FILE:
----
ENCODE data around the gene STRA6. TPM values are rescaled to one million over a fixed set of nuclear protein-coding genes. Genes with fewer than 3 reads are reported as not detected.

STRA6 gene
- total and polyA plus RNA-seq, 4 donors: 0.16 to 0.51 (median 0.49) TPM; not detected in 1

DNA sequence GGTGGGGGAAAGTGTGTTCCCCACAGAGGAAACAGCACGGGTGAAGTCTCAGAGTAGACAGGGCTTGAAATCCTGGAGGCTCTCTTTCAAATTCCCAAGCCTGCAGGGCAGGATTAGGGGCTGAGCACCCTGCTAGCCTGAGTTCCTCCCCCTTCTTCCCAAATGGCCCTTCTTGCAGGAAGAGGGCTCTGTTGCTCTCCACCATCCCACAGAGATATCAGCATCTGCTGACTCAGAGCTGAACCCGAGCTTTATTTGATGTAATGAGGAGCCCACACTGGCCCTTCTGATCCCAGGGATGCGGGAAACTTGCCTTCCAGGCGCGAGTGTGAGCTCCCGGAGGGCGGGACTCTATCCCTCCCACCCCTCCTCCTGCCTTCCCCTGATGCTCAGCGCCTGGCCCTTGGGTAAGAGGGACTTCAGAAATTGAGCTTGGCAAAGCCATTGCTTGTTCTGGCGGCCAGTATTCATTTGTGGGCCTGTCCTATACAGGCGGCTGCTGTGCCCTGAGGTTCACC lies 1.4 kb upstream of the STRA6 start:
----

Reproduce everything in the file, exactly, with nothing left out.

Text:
ENCODE data around the gene STRA6. TPM values are rescaled to one million over a fixed set of nuclear protein-coding genes. Genes with fewer than 3 reads are reported as not detected.

STRA6 gene
- total and polyA plus RNA-seq, 4 donors: 0.16 to 0.51 (median 0.49) TPM; not detected in 1

DNA sequence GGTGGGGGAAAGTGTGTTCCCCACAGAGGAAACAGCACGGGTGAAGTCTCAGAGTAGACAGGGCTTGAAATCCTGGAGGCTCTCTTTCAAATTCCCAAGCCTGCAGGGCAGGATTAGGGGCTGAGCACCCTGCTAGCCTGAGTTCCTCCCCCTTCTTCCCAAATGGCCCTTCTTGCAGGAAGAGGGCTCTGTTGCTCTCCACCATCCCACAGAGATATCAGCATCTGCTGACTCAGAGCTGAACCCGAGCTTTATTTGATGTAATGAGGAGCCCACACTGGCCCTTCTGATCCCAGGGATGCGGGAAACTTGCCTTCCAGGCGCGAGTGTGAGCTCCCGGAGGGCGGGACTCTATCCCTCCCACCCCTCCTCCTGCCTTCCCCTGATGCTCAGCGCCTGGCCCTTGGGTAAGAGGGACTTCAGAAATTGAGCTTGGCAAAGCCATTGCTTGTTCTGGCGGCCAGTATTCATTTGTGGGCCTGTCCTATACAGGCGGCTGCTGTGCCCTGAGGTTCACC lies 1.4 kb upstream of the STRA6 start: